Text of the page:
On the Couch: We Need To Talk About Kevin

Breaking news: moms have it rough. Yes, we can generally agree that most of our problems, and therefore those of the whole wide world are entirely their fault. But sometimes, a kid just comes out lousy. If you’ve seen Lynne Ramsay’s suburban horror flick, We Need to Talk About Kevin, you know what I mean. A nightmarish tale of one mother dealing with her diabolical son, it might have been better titled We Need to Talk About Maybe Lobotomizing Kevin This Weekend. Sometimes it’s okay to despise your own child. If he is the wretched soul of Satan, personified before your very eyes? Totes. If he’s any of the following types, I’m also cool with it. Your kids are going to hate you anyway. Hate them back while you’ve got the chance.


The Last Emperor

The history of child monarchs is not a wildly successful one. Puyi, King Tut, Edward VI. No nation has ever blossomed under the guidance of a tween. But even worse than being one of their subjects, is being their mom. You pushed that kid out of your screaming, shredded body, and now you have to kneel at his feet? Forget him! If he gives you any backtalk, I say you send him to his regal room. And if he misses the revolution because of it, that’s just too darn bad.


Willy Wonka & the Chocolate Factory

All children have their moments. They want the candy at the grocery store or the dog you promised if she got her math grades up (ahem!); but there’s a limit. Most of these kids are ripe for the naughty chair, but Veruca Salt is the clinical definition of needing a time out. If your child is such a complete snot that they used her name for a mid-90s, post-grunge rock band you can legally drown her.


I’ll Do Anything

Theater kids. Ooph. Anyone who’s seen more than five minutes of Glee knows that innate desire to smack the song right out of them. And then just keep on smacking. The human psyche can only tolerate so many Original Broadway Cast Recordings before it starts to crack. They might be your shining little star, but there’s something about them that’s somehow…off. Their energy, their volume, the way they sleep upside down and sneeze glitter. As a musical theater mutant myself, I don’t know how my folks made it through my teenage years without selling me into slavery. Actually, I do: musical theater boarding school.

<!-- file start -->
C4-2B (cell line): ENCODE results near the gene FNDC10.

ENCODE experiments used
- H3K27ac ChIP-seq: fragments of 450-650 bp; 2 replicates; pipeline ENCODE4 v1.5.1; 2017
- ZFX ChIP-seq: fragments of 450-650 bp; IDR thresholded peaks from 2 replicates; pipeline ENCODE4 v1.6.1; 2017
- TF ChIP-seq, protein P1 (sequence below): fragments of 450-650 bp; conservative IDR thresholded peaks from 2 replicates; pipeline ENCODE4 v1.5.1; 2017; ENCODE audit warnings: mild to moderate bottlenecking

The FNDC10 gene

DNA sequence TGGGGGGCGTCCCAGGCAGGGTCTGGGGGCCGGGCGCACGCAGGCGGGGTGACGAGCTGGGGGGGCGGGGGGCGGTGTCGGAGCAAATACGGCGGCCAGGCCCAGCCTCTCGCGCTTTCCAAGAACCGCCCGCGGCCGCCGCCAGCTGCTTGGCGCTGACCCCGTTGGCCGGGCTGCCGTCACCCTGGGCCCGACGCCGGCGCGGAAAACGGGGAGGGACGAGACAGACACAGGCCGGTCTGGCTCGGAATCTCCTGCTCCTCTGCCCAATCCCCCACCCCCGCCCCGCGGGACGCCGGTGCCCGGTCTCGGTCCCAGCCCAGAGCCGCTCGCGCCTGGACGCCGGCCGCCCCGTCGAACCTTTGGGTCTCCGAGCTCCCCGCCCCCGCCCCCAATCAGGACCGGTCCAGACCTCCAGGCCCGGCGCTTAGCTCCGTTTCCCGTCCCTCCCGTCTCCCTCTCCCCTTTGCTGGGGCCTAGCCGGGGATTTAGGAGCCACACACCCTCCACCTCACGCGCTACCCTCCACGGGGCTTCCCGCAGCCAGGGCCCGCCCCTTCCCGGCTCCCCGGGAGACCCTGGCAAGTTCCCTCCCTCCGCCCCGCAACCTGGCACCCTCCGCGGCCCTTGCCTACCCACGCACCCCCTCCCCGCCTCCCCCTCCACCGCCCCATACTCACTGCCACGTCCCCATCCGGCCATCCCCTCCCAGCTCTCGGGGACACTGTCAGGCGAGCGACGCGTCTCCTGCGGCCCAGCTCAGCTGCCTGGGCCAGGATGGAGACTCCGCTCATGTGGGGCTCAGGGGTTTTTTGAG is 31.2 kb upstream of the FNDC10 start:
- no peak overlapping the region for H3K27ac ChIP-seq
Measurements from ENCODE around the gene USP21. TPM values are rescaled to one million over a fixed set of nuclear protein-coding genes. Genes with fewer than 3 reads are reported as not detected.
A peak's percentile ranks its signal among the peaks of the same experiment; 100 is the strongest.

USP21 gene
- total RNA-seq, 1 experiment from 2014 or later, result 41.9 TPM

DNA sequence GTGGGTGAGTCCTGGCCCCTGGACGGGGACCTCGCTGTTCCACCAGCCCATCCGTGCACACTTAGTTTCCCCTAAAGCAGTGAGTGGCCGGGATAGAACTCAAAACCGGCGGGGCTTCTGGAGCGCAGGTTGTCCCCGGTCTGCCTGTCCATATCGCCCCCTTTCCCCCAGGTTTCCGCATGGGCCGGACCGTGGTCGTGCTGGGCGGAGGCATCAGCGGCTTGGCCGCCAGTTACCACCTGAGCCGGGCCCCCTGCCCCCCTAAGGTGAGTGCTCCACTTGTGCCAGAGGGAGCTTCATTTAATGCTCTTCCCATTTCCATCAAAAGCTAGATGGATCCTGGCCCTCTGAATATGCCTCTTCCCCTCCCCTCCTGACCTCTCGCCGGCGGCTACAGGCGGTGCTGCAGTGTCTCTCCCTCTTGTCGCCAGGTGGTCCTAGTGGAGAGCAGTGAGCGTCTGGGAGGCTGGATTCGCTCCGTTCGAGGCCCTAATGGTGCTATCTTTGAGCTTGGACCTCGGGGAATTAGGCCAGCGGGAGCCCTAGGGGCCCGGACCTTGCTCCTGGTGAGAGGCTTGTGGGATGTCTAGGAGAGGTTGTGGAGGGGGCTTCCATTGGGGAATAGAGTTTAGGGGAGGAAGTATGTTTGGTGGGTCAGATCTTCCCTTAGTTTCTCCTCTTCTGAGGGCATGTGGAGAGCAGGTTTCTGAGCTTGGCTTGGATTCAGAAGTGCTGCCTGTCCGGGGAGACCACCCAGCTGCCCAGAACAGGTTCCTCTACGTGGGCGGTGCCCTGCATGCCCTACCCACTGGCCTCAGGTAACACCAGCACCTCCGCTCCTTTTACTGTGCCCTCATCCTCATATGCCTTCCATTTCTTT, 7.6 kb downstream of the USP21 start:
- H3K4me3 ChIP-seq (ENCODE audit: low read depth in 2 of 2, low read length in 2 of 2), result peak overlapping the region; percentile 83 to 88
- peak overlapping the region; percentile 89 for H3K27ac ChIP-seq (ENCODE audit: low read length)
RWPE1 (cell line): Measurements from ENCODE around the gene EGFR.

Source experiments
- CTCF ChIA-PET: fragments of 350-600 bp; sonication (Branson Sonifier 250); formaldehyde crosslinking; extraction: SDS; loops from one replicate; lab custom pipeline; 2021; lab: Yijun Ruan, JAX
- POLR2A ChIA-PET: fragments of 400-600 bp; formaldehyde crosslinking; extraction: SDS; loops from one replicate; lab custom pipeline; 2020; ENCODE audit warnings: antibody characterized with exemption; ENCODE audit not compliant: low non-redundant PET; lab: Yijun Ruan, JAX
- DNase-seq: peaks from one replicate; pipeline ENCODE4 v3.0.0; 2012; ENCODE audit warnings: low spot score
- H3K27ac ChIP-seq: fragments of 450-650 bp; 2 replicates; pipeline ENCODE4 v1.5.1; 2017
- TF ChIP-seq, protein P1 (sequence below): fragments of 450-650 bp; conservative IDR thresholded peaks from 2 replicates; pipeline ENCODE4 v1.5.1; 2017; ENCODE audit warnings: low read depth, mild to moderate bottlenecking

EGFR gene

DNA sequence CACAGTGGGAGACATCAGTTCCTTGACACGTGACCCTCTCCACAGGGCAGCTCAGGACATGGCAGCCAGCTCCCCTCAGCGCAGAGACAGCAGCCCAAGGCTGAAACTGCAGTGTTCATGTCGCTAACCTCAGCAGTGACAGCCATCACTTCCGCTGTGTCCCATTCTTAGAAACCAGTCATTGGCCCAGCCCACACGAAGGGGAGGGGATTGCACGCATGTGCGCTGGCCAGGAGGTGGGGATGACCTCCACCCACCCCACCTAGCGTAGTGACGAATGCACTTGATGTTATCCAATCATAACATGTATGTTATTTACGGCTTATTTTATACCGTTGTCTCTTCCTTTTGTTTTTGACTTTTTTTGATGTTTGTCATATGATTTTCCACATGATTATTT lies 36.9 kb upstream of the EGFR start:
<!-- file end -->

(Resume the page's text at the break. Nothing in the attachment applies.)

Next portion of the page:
Little Man Tate 

I’ll probably get some flack for this, but child prodigies are just the pits. Think about it. Your kid is an A+++ student with three languages and a concerto under his belt. You should be the happiest mom in the carpool. And you are! Then you come home to another opus from an eight-year-old and it’s like, thanks, dude. It’s perfectly acceptable to loathe your smartypants child. Right now he might be solving the European debt crisis, but there was a time you had to stop him from swallowing camera batteries. At the very least, this kid deserves a healthy eye roll.


The Good Son

Child killers are nothing special. (Well, not on-screen.) This Culkin version is just Bad Seed 2.0. He isn’t Kevin evil. He’s just an ordinary sociopath. Not only is he guilty of homicidal after-school activities, but also of being entirely unoriginal. This (was) the 90s, buddy. You’ll have to do better than shooting at house cats if you want us to put you on Maury. No dessert for you until you shape up.

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  1. [...] don’t get football. I know—quelle surprise, the girl who spent her high school years in jazz pants doesn’t like sports. But I don’t understand how football is fun for anyone. I did spend last [...]

    February 9, 2012 | Permalink Reply
    • mohamed 05:27 AM

      First off, the best term for these Indian films is Hindi films. Bollywood is a misnomer.The Wikipedia link below is a raelly good start. One thing about Hindi films is, by and large, religion, family values and morals play a large role in the films. And like Hollywood films, depending upon the tastes and cultural influences from other cultures (particularly American) of the times, the movies vary from decade to decade, but the above influences are important. Religion has always played a large role in Hindi films, and ancient religious texts have always been an inspiration for the films. Love and vengeance are also two big themes.There are a few books also available on the history of Indian film making or Bollywood films.

      April 17, 2012 | Permalink Reply